William Bell and Grandma, from the Bell-Sloman Collection of the James Gibson Library, Brock University
A Walker Cultural Leader Series and Canada 150 Exhibition and Public Lecture:
MEMORIES KNOWN AND UNKNOWN
Visual Arts faculty have selected photographs and ephemera from the Bell-Sloman Collection of the James Gibson Library, part of a remarkable collection donated to Brock University by Rick Bell in 2010. The collection features more than 300 photos and various papers spanning more than a century that document the Bell and Sloman families, who descended from former slaves in the American south. The exhibition at the Visual Arts gallery will showcase some of the material presented at the Walker Cultural Leader series lecture on January 31, when we are pleased to welcome Dr. Julie Crooks from the Art Gallery of Ontario. Her research situates the Bell-Sloman Collection as a “fugitive archive,’ built with defiance and resistance, in order to preserve, salvage and recover the histories of African Canadian communities whose stories and material artefacts are often left untold or subject to erasure.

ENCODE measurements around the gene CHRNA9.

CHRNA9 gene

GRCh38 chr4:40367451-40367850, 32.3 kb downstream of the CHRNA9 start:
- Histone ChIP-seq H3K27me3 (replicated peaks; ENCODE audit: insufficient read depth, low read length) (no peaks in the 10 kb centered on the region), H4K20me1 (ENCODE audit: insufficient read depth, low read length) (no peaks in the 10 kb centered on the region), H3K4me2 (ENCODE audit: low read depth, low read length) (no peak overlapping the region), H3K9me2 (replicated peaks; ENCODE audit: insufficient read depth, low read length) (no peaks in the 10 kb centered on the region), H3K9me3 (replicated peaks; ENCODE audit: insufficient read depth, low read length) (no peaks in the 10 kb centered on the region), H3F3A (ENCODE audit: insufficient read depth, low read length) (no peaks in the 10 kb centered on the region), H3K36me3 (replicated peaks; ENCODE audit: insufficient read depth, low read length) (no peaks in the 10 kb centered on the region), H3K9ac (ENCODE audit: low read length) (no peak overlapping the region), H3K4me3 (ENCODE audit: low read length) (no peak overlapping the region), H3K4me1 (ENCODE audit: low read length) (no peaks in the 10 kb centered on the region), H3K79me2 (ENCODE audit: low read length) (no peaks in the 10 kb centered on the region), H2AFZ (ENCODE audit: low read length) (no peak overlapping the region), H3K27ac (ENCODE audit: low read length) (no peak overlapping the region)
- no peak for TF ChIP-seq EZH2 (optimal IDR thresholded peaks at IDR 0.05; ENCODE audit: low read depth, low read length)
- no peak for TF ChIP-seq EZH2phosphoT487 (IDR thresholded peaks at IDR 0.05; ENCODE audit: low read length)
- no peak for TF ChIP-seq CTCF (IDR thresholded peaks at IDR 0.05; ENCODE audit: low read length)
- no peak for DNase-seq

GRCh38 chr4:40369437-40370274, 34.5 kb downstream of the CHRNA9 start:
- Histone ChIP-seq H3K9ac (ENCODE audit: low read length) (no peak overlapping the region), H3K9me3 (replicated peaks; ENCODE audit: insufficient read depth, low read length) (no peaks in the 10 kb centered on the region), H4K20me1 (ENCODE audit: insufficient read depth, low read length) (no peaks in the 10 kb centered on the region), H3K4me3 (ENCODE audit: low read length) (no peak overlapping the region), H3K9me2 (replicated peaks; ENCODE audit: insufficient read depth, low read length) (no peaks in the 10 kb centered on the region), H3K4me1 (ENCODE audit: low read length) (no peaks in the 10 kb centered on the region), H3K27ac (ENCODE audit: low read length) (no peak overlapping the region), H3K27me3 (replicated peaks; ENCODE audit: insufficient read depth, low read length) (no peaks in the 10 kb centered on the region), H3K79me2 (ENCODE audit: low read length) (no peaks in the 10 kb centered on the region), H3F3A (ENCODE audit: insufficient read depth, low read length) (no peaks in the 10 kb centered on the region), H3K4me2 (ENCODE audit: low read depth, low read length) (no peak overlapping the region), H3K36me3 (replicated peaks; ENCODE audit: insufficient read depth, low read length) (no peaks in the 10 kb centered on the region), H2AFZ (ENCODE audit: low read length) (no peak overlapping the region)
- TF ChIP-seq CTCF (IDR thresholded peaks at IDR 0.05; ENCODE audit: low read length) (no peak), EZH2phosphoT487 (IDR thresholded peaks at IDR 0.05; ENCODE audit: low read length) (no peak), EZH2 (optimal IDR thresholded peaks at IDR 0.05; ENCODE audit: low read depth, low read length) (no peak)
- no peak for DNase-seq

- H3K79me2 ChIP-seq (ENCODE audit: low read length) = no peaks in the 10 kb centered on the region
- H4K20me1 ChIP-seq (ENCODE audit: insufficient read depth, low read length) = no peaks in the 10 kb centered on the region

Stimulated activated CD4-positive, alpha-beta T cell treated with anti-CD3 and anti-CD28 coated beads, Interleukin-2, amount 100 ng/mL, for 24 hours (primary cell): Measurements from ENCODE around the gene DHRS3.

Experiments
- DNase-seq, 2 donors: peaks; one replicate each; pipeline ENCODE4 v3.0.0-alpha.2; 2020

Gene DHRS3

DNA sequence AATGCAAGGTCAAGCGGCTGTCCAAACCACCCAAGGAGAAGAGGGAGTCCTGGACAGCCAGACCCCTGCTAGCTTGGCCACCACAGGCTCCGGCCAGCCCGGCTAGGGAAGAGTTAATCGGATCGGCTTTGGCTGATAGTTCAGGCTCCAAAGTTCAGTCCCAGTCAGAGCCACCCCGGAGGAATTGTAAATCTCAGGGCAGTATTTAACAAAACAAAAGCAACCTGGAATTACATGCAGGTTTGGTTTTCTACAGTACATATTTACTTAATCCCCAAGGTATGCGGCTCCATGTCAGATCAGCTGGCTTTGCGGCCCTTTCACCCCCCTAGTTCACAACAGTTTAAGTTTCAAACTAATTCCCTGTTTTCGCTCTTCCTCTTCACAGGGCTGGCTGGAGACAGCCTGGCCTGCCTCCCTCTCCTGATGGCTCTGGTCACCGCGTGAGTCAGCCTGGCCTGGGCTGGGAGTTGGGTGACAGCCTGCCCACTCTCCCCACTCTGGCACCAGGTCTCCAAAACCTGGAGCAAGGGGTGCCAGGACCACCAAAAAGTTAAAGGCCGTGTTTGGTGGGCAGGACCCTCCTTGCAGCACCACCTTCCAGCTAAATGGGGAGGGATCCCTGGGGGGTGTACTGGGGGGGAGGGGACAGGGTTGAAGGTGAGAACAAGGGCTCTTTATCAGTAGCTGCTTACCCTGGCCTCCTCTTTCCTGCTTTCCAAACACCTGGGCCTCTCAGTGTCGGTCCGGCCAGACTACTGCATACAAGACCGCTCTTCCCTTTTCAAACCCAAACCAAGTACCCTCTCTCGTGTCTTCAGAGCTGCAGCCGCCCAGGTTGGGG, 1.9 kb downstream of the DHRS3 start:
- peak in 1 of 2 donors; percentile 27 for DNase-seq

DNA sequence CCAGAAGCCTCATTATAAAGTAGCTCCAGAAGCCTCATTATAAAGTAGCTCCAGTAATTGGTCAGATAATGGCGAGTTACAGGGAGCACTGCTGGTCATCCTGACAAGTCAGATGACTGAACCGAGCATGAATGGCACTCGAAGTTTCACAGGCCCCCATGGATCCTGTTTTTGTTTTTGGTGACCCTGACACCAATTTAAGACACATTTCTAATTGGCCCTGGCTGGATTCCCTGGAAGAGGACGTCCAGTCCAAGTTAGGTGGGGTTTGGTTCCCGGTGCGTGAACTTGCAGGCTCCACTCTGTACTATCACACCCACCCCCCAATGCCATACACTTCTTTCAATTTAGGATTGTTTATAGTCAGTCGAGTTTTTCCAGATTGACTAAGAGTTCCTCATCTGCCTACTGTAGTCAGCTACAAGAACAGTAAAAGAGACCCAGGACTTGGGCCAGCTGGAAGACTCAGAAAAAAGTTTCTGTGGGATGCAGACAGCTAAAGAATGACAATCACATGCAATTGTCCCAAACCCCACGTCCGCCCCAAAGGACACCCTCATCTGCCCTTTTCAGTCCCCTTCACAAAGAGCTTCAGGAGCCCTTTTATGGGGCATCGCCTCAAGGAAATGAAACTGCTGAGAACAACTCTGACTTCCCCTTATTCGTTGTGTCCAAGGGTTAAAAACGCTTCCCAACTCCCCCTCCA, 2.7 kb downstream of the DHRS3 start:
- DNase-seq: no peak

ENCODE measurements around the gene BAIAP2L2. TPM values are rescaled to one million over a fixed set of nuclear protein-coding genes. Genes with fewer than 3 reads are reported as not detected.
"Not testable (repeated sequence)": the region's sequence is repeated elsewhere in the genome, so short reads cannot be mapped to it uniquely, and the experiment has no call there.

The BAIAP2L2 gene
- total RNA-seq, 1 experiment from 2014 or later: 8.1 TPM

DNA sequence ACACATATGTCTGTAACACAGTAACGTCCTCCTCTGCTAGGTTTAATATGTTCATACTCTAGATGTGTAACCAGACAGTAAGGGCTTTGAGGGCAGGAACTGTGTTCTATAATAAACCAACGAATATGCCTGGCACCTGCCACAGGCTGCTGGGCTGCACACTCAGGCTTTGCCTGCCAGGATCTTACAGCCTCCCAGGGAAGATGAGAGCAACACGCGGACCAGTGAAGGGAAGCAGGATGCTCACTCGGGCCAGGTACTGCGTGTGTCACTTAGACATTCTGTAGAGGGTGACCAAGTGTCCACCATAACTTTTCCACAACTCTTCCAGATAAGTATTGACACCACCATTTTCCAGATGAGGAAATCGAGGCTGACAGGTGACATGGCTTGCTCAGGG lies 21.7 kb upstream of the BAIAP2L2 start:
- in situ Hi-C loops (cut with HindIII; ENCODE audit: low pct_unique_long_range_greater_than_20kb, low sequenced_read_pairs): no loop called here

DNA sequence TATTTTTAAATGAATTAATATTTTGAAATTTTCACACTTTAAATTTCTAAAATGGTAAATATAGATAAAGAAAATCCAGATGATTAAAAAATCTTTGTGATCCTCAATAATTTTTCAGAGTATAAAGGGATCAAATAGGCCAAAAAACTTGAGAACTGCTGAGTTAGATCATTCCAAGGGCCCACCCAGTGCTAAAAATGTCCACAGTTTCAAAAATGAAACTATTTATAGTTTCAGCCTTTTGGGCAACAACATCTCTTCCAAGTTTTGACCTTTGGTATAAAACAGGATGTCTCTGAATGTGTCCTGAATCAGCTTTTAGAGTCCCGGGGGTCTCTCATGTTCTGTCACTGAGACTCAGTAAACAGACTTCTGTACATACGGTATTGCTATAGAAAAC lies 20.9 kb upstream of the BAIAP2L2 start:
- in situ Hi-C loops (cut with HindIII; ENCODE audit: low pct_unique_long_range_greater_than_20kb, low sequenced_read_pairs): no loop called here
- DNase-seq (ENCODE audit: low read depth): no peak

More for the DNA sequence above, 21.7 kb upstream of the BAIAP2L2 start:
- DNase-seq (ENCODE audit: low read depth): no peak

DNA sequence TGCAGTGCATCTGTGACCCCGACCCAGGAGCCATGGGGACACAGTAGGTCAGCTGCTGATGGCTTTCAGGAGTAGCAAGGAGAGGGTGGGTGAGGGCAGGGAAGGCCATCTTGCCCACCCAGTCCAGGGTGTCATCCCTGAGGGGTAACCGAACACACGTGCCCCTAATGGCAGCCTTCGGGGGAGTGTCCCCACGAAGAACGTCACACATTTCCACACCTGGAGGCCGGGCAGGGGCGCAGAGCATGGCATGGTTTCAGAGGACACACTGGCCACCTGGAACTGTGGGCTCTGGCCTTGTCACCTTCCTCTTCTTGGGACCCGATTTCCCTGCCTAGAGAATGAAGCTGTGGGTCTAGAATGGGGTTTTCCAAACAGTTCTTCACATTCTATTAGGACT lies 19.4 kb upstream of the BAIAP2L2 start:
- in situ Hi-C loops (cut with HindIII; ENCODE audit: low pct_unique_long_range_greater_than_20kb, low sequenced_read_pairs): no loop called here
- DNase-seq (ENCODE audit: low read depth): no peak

Exhibition: Monday, January 9, 2018 to Friday, February 9, 2018
Regular visiting hours are Tuesday through Saturday 1 to 5 pm.
To check viewing times of the exhibition please see the webpage.
Location of Exhibition: Visa Gallery and Exhibition Space, Marilyn I. Walker School of Fine and Performing Arts, Brock University
Note: The date of the exhibition reception is Wednesday, January 31 at 5:30 to 6:30 p.m.
The lecture follows at 7:00 p.m. A free community event. Please see below for more details.
THE BELL-SLOMAN COLLECTION AT BROCK UNIVERSITY: A FUGITIVE ARCHIVE
Dr. Julie Crooks is our second Walker Cultural Leader in Visual Arts for 2017-18. Her public lecture will draw on current research that examines the ways in which black communities, by the mid to late 19th century, in settlements throughout Southern Ontario, used photography as a critical and powerful tool for self-representation. Crooks’ research situates the Bell-Sloman Collection as a “fugitive archive,” built with defiance and resistance, in order to preserve, salvage and recover the histories of black communities whose stories and material artefacts are often left untold or subject to erasure. The exhibition at the VISA Gallery and Exhibition Space (above) will showcase some of the material presented in the lecture.
Wednesday, January 31, 2018
Time: 7:00 p.m. to 10:00 p.m. Preceded by a reception for the exhibition at the VISA Gallery and Exhibition Space.
Location: Marilyn I. Walker Theatre, Brock University (second floor, above the VISA Gallery)
This is a free community event, but tickets are required and are available at wcl-bell-sloman-crooks.eventbrite.com